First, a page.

The idea of an IS caliphate is unlikely to perish with the retaking of Mosul and Raqqa. But the physical manifestation of the IS vision requires a confluence of history and socio-economic realities. It is irresponsible to assume that an illicit institution could be transplanted from the plains of the Levant to the jungles of Mindanao.

[Joseph Franco is a Research Fellow with the Centre of Excellence for National Security (CENS), a constituent unit of the S. Rajaratnam School of International Studies (RSIS), Nanyang Technological University, Singapore.]

Army denies accusations of having abusive members

From the Sun Star-Davao: Army denies accusations of having abusive members 
THE Army's 10th Infantry Division belied allegations by a militant organization attributing the deaths of several people in Davao Region to their soldiers.
Captain Alexandre Cabales, acting chief of the 10th Infantry Division Public Affairs Office, said the Armed Forces of the Philippines (AFP), particularly the 10th Infantry Division, do not condone any misbehavior and abuses of its members.
He said the division urged the organizations, like Karapatan, to file complaints against suspects of those killings—soldiers or not—before the appropriate government investigating or judicial bodies so justice will be served.
"If the suspects are members of the division, we will welcome, cooperate and support the investigations and judicial process. We will be grateful to those who will help us purge our ranks of misfits and abusive members," Cabales said.
Cabales also urged the organizations to go beyond their usual communist propaganda lines and seek justice for those victims through the rule of law and not through press releases and statements.
"The police likewise called upon the community or anyone who has information to help them in their investigations. The allegations against our soldiers are therefore unfounded without any basis," he added.
Cabales said based on their initial investigations and research of police reports, the deaths of the couple Ramon and Leonila Pesadilla in Compostela, the couple Arlene and Arman Alcominar, Cora Lina in Laak, Pedro Pandagay in Mabini, Danilo Nadal and Edwin Catog in Pantukan, and Elias Pureza in San Isidro in Davao del Norte are still under investigation and that there is still no suspect.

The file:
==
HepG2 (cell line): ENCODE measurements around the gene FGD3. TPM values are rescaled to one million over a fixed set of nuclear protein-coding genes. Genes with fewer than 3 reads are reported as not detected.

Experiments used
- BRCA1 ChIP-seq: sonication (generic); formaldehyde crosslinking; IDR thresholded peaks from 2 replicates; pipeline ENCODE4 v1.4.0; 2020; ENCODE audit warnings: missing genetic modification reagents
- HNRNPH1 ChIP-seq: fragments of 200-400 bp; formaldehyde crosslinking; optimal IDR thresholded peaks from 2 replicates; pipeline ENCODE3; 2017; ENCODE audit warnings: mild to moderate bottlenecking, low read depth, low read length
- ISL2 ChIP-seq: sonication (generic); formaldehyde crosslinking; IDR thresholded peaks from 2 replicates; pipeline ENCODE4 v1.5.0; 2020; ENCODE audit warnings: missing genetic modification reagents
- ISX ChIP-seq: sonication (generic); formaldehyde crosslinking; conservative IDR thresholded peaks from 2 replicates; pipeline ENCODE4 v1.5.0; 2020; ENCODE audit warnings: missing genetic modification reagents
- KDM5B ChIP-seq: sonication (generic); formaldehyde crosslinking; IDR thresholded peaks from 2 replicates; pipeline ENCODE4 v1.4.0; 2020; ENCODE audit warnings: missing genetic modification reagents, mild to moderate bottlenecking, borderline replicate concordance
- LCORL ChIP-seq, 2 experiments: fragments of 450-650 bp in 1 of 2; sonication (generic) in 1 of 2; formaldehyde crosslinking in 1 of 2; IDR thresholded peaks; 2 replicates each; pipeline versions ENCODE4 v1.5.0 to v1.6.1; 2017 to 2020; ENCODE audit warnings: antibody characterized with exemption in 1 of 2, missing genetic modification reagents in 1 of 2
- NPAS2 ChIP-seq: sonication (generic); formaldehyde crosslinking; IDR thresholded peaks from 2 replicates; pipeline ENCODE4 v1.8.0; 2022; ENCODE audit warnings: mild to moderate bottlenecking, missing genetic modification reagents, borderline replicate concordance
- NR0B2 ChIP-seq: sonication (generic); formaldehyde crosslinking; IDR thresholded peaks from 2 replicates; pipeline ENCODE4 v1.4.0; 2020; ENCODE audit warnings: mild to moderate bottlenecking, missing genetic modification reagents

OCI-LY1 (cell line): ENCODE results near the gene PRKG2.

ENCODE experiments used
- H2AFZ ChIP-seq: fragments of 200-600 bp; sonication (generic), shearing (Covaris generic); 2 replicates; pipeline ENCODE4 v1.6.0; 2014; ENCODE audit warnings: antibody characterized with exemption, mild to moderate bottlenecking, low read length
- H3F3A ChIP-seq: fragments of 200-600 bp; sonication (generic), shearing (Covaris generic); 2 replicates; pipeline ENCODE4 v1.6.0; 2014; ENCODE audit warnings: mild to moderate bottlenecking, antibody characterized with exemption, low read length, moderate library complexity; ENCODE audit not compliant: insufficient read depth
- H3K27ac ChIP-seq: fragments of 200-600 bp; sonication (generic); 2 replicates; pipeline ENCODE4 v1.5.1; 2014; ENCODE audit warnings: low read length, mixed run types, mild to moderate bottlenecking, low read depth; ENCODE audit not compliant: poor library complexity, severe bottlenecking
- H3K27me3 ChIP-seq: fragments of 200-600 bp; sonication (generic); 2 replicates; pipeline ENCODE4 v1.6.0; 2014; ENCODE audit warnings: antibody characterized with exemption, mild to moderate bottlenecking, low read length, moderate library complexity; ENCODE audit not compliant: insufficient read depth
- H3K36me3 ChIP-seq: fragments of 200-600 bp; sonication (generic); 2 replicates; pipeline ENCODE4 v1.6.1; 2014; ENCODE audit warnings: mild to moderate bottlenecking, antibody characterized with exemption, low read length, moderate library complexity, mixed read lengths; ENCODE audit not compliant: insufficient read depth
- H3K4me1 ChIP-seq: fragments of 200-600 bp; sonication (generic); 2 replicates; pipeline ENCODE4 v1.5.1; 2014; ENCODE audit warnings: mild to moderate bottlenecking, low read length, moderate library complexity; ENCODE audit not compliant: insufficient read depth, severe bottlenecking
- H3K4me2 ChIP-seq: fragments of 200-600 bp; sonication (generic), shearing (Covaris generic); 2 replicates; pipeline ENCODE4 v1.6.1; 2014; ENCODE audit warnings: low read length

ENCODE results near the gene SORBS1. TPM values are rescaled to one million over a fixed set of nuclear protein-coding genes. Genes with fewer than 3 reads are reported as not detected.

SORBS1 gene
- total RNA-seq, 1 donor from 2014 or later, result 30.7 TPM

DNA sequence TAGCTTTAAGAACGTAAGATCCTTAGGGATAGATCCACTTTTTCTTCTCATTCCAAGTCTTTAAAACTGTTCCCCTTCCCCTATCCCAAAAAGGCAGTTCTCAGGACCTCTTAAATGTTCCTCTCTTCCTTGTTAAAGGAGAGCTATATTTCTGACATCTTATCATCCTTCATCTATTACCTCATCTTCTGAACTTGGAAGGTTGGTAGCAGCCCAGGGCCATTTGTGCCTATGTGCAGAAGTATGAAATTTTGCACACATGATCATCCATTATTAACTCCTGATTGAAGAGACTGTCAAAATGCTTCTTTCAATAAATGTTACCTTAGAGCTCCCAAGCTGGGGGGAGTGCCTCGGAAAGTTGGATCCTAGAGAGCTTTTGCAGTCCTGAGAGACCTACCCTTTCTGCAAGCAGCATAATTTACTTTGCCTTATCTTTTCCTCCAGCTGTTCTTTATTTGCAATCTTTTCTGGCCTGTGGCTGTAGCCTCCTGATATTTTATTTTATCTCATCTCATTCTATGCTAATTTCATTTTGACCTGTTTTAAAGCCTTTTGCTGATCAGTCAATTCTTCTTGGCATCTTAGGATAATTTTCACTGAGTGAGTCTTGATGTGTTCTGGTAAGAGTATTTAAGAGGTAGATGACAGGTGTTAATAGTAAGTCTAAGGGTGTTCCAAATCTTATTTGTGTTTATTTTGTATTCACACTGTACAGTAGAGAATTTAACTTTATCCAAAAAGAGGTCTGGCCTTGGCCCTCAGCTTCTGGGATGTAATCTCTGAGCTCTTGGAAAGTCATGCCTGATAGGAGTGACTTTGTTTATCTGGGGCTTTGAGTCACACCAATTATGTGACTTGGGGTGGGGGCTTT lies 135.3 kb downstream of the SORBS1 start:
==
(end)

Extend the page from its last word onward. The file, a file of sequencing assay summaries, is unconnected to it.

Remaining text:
Palace counters Karapatan's claims of political executions

From the Sun Star-Manila (Apr 12): Palace counters Karapatan's claims of political executions

MALACAÑANG on Wednesday denied that there have been political executions under the watch of President Rodrigo Duterte.
Presidential Spokesperson Ernesto Abella belied the accusation of rights advocacy group Karapatan Alliance for the Advancement of People’s Right that there are 47 alleged killings of peasants, indigenous peoples and workers considered as human rights defenders under the Duterte administration.
Abella said the latest allegation negates the President’s "long-standing principle" to address problems through a peaceful approach.
“It is not the policy of the Duterte administration to violate citizens’ human rights,” Abella said in a statement.
Abella’s statement came on the heels of Karapatan’s plea to United Nations special rapporteur on extrajudicial, summary of arbitrary executions Agnes Callamard to “consider, investigate, make recommendations and take any appropriate actions” on the supposed political executions in the Philippines.
In a letter by Karapatan secretary general Cristina Palabay addressed to Callamard, a total of 47 cases of political killings have reportedly been documented by the rights advocacy group from July 2016 to March 31, 2017, in line with the government’s continuing counter-insurgency program.